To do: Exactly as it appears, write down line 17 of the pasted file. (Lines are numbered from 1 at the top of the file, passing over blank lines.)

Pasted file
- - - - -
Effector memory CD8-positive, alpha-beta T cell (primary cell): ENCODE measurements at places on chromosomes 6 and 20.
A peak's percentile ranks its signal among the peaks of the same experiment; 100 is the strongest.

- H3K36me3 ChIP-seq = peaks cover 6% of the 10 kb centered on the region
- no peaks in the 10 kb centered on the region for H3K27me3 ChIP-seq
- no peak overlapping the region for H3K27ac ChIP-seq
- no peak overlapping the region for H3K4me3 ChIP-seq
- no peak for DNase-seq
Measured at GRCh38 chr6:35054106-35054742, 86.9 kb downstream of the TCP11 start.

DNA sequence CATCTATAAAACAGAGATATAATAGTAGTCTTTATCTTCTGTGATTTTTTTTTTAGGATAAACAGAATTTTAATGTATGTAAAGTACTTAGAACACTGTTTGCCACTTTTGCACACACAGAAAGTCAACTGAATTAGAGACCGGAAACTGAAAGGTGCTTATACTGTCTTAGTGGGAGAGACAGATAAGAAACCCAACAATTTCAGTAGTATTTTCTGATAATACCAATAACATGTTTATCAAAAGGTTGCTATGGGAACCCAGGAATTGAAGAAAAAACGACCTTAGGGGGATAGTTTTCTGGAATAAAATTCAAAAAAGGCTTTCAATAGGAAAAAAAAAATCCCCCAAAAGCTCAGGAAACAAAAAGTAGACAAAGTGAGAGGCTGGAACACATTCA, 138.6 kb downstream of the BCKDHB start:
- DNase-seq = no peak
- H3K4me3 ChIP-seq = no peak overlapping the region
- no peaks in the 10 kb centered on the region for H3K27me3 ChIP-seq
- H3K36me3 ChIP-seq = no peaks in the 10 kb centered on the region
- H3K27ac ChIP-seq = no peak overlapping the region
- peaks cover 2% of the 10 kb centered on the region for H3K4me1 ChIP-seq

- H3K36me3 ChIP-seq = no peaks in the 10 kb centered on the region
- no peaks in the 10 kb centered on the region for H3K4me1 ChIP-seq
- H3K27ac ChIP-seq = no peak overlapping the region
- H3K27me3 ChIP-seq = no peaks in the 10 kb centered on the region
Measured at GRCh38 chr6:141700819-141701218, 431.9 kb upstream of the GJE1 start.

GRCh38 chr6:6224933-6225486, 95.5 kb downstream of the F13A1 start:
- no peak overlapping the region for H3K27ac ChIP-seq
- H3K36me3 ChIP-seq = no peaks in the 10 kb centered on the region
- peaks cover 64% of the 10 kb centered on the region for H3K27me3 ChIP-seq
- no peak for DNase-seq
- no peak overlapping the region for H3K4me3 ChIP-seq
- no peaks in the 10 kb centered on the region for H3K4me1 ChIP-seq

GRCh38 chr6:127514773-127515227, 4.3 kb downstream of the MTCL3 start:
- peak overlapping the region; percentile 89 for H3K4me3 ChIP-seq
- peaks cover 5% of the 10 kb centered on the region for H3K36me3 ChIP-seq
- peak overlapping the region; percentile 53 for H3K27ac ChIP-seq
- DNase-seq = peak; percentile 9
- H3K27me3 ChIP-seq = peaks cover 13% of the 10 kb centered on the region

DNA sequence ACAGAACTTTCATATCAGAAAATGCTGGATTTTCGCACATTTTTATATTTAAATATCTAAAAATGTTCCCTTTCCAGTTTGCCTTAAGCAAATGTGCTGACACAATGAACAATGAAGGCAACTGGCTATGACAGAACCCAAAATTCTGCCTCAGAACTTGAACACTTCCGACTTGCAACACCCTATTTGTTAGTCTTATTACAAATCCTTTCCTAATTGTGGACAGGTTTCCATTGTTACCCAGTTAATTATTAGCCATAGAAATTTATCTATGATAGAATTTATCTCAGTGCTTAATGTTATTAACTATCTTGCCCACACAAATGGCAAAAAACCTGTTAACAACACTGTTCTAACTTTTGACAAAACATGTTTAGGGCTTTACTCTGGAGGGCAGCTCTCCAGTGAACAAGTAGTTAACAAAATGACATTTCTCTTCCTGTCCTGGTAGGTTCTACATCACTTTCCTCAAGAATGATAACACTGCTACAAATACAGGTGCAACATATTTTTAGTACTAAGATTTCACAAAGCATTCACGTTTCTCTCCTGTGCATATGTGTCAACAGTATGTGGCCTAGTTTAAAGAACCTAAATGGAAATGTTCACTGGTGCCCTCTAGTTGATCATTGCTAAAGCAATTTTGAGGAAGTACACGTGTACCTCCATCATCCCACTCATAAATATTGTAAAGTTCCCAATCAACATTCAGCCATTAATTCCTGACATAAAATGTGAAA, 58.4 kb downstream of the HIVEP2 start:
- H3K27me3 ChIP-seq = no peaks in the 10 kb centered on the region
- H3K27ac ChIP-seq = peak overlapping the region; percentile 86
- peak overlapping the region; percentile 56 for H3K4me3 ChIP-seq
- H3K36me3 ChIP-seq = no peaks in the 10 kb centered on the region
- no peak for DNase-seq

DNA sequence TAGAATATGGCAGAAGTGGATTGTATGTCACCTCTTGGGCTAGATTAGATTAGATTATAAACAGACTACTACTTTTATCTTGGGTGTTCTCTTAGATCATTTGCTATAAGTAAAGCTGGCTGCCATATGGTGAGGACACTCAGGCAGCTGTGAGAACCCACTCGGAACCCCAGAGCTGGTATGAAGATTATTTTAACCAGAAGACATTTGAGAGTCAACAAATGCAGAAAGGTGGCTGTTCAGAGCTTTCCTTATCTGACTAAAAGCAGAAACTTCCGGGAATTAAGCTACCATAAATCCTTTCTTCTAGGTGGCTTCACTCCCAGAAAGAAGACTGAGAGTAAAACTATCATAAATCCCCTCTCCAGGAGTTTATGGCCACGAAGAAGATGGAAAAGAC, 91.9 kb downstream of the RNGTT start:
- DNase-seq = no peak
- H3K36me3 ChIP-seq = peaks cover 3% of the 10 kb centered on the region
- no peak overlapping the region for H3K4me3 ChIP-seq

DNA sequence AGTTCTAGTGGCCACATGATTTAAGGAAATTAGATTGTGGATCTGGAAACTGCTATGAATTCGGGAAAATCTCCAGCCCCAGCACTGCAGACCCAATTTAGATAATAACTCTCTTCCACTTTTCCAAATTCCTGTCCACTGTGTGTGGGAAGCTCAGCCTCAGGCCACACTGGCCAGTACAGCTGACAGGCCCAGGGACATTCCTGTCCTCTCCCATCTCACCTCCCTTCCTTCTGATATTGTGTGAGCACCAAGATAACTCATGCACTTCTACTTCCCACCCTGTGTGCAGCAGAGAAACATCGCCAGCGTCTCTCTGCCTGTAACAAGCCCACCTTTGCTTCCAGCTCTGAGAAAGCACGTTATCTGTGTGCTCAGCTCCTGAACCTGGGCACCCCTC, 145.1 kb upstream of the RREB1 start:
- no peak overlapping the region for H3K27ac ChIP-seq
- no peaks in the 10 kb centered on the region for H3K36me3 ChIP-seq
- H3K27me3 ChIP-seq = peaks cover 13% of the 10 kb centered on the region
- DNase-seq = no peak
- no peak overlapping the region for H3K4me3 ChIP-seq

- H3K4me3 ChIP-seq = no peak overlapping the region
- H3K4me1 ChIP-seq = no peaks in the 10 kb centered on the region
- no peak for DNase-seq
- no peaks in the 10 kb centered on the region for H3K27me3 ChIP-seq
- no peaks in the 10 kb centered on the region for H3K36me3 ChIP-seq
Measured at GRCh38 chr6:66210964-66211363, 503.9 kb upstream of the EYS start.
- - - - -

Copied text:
- no peaks in the 10 kb centered on the region for H3K4me1 ChIP-seq